Excess sugar is initially stored in the liver in the form of glycogen. When the liver can no longer cope with the load, it pours the accumulated sucrose toxins back into the bloodstream in the form of fatty acids, which are then taken to storage areas of the body, namely the belly, thighs, hips, breasts and the back of our upper arms.

    Once the storage areas are filled, the body begins to distribute the metabolite acids into the active organs, such as the heart and kidneys. This in turn causes hormonal imbalances, abnormal blood pressure as the circulatory and lymphatic systems are invaded, depleting vital vitamin C reserves and threatening the cardiovascular system.

    Sources: www.bartleby.com/65/su/sucrose.html, www.sportstek.net/avoiding_refined_sugar.htm and www.google.com/search?hl=en&lr=&oi=defmore&q=define:sucrose

  • Sugar Alcohol

    Sugar Alcohol is neither a sugar nor an alcohol. It comes from fruits, trees, and other plants. It is formed when its sugar source is hydrogenated. An enzyme changes the linkage between glucose and fructose in sucrose (sugar) and two hydrogen atoms are added to oxygen. An alcohol group is attached to the molecule.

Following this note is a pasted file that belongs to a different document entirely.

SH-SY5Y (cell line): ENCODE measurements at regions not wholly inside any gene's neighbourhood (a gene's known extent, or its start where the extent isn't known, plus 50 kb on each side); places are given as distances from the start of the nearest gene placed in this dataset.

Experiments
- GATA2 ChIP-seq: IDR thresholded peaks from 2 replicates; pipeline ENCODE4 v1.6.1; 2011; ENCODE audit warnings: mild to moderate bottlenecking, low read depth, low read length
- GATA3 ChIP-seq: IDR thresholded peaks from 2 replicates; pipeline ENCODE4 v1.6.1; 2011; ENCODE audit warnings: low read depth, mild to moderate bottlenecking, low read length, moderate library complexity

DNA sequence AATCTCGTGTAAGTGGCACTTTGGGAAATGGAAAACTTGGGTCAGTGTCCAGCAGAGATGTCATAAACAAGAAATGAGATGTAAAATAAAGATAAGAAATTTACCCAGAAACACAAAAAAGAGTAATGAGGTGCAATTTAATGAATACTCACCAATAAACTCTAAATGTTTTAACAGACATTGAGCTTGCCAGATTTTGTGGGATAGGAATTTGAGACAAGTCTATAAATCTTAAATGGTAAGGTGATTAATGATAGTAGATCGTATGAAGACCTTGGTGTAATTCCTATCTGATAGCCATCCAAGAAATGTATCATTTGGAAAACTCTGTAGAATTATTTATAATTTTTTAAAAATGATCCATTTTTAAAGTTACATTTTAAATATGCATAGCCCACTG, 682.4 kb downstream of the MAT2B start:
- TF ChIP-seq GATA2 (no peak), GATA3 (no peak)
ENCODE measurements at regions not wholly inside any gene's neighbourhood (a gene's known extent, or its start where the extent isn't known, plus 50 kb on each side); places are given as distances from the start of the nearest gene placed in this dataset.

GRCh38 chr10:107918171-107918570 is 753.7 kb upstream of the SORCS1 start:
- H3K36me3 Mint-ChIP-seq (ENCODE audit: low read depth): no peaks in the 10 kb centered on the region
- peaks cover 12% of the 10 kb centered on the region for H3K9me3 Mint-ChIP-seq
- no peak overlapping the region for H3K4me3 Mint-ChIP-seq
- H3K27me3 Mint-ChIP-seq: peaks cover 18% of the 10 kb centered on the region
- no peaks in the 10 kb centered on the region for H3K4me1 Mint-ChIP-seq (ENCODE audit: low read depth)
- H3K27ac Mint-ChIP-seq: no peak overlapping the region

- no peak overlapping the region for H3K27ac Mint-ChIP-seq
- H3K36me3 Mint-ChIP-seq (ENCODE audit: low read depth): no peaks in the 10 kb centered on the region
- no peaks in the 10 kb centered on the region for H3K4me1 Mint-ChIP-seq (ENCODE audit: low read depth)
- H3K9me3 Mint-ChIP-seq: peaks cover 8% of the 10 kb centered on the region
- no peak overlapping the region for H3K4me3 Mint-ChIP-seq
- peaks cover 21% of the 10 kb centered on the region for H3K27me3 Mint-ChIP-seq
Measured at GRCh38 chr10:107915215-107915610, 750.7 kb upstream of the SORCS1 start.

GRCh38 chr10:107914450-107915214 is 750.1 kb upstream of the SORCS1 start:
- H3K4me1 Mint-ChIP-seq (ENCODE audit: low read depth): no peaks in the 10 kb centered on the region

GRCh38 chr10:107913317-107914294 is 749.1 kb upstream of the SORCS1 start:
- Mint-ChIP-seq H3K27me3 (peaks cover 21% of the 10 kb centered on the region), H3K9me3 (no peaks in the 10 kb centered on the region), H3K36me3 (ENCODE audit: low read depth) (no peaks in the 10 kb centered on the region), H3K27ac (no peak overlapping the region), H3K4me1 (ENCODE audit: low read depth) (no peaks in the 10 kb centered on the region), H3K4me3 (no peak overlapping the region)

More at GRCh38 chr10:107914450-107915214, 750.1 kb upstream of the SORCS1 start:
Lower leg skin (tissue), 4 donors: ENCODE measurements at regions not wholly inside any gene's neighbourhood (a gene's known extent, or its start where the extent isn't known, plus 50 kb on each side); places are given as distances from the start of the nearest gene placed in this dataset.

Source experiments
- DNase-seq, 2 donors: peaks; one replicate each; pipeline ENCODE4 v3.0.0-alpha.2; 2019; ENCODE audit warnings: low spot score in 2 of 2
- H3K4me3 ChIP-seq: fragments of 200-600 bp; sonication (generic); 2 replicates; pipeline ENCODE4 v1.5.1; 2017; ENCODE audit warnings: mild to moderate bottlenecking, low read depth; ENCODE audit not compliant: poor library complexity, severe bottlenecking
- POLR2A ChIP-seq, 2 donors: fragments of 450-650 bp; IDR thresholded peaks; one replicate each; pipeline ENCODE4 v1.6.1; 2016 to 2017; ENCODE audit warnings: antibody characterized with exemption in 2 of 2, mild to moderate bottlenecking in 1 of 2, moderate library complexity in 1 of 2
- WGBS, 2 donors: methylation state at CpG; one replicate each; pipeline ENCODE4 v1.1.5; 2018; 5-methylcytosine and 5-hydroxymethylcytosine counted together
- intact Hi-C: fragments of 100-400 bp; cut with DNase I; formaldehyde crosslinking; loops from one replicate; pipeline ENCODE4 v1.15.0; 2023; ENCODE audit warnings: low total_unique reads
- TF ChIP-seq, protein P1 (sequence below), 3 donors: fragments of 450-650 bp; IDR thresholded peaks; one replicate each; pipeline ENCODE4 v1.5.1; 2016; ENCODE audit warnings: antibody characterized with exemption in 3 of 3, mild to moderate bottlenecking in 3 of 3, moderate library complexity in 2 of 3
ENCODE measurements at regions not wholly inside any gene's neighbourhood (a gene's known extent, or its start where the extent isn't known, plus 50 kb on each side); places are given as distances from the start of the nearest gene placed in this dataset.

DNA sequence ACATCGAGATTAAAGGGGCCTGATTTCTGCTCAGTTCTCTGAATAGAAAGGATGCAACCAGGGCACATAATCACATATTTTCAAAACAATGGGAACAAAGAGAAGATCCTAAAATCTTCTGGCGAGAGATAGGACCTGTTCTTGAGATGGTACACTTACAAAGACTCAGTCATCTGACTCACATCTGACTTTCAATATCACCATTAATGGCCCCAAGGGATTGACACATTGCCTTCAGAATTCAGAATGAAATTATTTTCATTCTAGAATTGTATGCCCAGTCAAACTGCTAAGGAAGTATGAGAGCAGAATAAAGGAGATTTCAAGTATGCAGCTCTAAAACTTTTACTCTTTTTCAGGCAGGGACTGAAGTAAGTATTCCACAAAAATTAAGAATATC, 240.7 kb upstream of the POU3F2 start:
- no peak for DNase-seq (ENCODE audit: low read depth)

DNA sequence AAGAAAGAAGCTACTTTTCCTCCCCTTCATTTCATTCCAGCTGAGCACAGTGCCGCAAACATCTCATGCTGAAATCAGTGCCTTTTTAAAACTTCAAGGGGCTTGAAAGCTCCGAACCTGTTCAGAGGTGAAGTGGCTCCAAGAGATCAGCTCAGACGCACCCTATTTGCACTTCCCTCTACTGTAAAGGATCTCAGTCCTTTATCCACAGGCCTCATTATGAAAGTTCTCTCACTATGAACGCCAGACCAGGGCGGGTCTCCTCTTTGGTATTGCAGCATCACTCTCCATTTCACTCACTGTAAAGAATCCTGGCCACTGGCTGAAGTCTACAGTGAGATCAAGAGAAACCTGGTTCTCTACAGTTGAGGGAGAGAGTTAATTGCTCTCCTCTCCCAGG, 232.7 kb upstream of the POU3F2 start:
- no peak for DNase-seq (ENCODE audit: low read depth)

Sugar alcohol is considered a “nutritive sweetener”. (non-nutritive sweeteners include Equal, Sweet'n Low, and Splenda, and basically have no calories). The FDA considers these food products safe.

    Sugar Alcohols or “polyols” generally have half the sweetness and half the calories as sugar, so this is why they are frequently used by the food industry to sweeten foods. They also may reduce the risk of dental caries (rotten teeth). Sugar has 4 calories per gram and sugar alcohol has about 2 calories per gram. Sugar alcohols are low-digestible carbohydrates and are absorbed slowly and incompletely, having a smaller effect on blood glucose. Once absorbed, they are converted in to energy by processes that require little or no insulin. Some of the sugar alcohol is not absorbed into the blood and is passed out of the small intestine and is fermented by bacteria in the large intestine. Thus, over consumption may produce abdominal gas and discomfort in some individuals. Total daily consumption should be considered since it is the total intake that may primarily drive laxative effects. Also, consuming large amounts can add up and affect both you blood glucose and calories intake.